Introduction

A special thank you to Potsdam State University of New York College Libraries and Marianne Hebert hebertm@potsdam.edu for allowing me to copy from their guide.

The concept upon which the library catalog is based, that of classification and categorization, relies on one way of understanding the world. Implicit bias is further introduced by the the language used, which has traditionally centered White voices. This guide aims to help patrons surface works by the historically marginalized voice in a finding tool that is biased. 

Searching for works by diverse and historically underrepresented people can be challenging, in part due to standard practices in library organization of materials outlined below. It is not necessary to understand all the complexities of metadata management, but if you are curious about implicit bias in library systems read below. 

Use the subject tabs for concrete strategies for finding works by historically marginalized voices.

IMPORTANT NOTE: the librarians at CSB and SJU want to bring attention to this very important topic, and are happy work with a class to discuss this or develop an assignment to help students think about these topics. Please contact a librarian!

Metadata, Implicit Bias and Structural Inadequacies

There is implicit bias in the knowledge organization systems used by libraries. Classification systems and subject headings reflect the identities of their creators as well as the time period in which they were developed (Tomren, "Classification, Bias, and American Indian Materials" [3]). Academic libraries generally use Library of Congress Subject Headings (LCSH) and Classification (LCC) which were developed to serve members of the United States Congress who historically have been White, affluent, Christian men. It is not surprising that LCSH and LCC also tend to be White-centered, cis-male oriented with a Christian and Western worldview (Adler, "Race and Ethnicity in Classification Systems" 61).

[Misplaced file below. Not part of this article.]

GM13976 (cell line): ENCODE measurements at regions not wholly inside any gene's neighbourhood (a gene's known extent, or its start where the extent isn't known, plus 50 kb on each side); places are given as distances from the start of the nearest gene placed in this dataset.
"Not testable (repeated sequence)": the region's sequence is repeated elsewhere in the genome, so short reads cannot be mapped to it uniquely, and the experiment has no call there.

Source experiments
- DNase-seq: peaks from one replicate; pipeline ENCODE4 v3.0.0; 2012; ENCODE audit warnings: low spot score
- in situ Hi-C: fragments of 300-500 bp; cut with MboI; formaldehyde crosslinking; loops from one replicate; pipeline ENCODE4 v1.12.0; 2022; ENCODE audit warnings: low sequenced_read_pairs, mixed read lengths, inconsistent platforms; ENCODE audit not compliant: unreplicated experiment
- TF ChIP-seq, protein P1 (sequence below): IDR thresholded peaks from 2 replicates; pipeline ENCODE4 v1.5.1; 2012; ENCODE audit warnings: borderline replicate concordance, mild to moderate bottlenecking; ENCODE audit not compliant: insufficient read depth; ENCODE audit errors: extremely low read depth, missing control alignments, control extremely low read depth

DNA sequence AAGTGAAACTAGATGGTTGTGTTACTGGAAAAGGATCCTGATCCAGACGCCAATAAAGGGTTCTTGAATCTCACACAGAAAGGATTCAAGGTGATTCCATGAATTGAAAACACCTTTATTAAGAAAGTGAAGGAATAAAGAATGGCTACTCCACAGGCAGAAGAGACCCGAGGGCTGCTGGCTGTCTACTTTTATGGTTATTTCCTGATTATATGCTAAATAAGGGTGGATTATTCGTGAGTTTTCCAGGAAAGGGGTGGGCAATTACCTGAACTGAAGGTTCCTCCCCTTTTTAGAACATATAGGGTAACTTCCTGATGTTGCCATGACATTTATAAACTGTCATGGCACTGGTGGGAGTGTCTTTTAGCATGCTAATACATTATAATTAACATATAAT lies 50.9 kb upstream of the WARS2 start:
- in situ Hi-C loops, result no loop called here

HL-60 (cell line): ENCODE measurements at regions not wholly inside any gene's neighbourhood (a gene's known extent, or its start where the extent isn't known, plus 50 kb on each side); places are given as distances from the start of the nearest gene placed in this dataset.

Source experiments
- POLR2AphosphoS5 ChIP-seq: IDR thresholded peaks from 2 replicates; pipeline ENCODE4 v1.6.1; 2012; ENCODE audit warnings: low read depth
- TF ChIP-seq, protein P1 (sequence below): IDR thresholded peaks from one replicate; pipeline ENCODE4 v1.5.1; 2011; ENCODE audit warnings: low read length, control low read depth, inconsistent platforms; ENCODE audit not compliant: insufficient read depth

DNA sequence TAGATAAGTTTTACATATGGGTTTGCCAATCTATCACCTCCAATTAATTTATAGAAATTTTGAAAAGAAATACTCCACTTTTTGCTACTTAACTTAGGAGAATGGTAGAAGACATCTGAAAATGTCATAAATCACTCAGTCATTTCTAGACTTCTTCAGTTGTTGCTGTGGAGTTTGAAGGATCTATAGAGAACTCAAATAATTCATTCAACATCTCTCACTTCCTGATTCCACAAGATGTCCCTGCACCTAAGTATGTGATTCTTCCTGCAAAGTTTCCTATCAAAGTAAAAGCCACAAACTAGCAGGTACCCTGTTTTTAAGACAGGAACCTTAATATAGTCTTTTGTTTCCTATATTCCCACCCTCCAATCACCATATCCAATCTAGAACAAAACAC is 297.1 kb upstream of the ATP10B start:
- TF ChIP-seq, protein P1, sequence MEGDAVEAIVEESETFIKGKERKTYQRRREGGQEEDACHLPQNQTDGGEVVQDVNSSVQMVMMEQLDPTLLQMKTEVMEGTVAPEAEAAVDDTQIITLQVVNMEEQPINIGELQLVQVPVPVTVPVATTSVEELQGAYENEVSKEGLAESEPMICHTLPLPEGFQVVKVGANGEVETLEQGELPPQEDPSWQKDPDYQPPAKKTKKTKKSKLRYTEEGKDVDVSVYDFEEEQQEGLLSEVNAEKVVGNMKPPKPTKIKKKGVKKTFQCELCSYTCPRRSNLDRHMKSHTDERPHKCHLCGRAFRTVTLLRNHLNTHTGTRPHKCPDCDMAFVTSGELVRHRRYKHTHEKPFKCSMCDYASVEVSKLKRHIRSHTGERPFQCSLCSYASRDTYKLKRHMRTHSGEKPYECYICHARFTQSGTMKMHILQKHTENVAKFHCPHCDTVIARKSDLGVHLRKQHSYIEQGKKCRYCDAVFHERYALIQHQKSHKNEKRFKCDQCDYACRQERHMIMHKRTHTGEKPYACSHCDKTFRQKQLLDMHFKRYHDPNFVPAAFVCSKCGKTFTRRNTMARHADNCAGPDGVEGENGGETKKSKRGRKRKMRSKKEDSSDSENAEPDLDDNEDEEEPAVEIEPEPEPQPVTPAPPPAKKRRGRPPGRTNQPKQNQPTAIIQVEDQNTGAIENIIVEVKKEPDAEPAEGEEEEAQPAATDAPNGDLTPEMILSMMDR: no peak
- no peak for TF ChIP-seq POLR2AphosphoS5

Metadata intends to make finding information easier, and classification tries to facilitate shelf browsing, but for some research they can be inadequate. Subject headings and other controlled access points such as authors, can make searching for diverse authors and historically marginalized voices difficult.  Here are a few examples of how library systems and schema can be biased and unhelpful.

1. It is common for author headings to have birth and/or death dates, and even occupational qualifiers, but ethnicity, race, and gender information is not typically recorded. The author heading for James Baldwin includes his birth and death dates, as well as his occupation, but not his race or sexual identity:

  •  Baldwin, James, 1924-1987, author.

This means if you were interested in what Black or gay authors had to say in the early to mid-twentieth century, you would have know who James Baldwin was before structuring your search. Subject headings for some of James Baldwin's books MAY identify his race, religion and the social causes he championed, but which subject headings are assigned is dependent on the in-depth treatment of the topics he wrote about:

  • African Americans

  • United States Race relations.

  • Racial justice

  • Black Muslims

A book ABOUT an African American author such as Understanding Colson Whitehead, would have a subject heading for the author Colson Whitehead, but might not have a subject heading for his race or ethnic identity, unless the work discusses his race or ethnicity in depth. For example W.E.B. Du Bois : the fight for equality and the American century, 1919-1963 has subject headings for both W.E.B Du Bois and African Americans Civil rights.